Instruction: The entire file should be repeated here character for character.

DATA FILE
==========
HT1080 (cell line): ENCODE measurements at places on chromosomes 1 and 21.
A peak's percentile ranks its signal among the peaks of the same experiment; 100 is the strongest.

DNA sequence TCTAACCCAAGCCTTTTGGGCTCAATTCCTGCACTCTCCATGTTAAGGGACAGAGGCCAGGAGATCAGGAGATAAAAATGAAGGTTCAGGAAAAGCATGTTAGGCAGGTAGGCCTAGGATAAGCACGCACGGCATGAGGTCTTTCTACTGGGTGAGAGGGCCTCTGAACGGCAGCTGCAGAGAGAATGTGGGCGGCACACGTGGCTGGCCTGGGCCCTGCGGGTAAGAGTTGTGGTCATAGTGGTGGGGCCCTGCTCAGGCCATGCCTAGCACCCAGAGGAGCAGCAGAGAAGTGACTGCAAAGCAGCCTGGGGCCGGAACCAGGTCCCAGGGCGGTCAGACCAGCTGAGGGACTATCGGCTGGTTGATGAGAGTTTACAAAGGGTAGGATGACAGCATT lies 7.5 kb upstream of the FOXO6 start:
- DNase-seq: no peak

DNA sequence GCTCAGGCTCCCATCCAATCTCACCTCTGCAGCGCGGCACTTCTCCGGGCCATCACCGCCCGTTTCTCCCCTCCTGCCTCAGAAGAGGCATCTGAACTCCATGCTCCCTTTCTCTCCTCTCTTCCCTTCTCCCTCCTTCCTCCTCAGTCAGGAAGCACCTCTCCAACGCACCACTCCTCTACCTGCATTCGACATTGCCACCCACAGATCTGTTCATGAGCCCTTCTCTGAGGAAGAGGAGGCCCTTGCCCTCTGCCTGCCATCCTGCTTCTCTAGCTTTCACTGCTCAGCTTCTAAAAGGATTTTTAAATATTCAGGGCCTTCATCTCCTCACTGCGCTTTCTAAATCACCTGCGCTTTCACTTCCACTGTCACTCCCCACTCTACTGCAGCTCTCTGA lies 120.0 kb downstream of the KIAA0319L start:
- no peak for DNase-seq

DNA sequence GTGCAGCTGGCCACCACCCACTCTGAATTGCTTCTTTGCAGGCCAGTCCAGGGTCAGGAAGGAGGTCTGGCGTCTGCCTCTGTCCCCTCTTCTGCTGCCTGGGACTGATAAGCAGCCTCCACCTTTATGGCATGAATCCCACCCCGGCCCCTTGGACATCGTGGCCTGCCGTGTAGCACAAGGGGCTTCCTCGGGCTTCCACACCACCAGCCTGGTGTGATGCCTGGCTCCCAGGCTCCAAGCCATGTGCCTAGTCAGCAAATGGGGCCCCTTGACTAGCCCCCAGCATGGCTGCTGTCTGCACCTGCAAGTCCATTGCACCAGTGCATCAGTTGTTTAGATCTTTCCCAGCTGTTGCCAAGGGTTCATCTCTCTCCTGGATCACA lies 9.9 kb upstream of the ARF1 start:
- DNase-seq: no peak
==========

HT1080 (cell line): ENCODE measurements at places on chromosomes 1 and 21.
A peak's percentile ranks its signal among the peaks of the same experiment; 100 is the strongest.

DNA sequence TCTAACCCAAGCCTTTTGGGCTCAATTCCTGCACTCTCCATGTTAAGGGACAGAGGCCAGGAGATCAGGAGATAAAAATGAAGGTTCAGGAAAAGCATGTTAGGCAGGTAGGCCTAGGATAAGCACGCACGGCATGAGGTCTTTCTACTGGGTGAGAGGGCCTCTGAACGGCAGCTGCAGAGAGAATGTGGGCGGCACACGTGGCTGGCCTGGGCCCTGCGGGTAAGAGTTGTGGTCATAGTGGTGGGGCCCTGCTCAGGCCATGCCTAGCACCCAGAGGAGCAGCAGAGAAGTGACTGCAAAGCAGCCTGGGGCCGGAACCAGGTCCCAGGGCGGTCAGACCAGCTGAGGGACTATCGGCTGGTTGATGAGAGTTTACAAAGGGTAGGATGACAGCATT lies 7.5 kb upstream of the FOXO6 start:
- DNase-seq: no peak

DNA sequence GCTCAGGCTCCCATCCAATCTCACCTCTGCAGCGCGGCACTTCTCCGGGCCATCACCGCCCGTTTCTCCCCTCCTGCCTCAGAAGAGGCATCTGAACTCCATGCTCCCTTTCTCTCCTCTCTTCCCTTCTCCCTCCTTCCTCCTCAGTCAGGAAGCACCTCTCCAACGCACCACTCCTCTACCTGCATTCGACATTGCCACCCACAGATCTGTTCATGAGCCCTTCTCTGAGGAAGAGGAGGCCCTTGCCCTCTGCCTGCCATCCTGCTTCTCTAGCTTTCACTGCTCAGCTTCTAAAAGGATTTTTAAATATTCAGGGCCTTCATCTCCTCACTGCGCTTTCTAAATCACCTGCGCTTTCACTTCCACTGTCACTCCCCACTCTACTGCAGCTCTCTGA lies 120.0 kb downstream of the KIAA0319L start:
- no peak for DNase-seq

DNA sequence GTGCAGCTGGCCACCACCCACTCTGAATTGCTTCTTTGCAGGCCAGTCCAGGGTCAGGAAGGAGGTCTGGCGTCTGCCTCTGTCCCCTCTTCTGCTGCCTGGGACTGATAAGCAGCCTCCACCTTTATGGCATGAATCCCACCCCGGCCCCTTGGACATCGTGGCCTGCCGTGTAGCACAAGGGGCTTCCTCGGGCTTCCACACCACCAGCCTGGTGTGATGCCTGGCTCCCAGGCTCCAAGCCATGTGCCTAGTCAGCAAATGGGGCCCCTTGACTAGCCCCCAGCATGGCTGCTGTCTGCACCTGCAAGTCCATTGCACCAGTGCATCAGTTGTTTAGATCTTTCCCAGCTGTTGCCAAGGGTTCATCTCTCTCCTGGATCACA lies 9.9 kb upstream of the ARF1 start:
- DNase-seq: no peak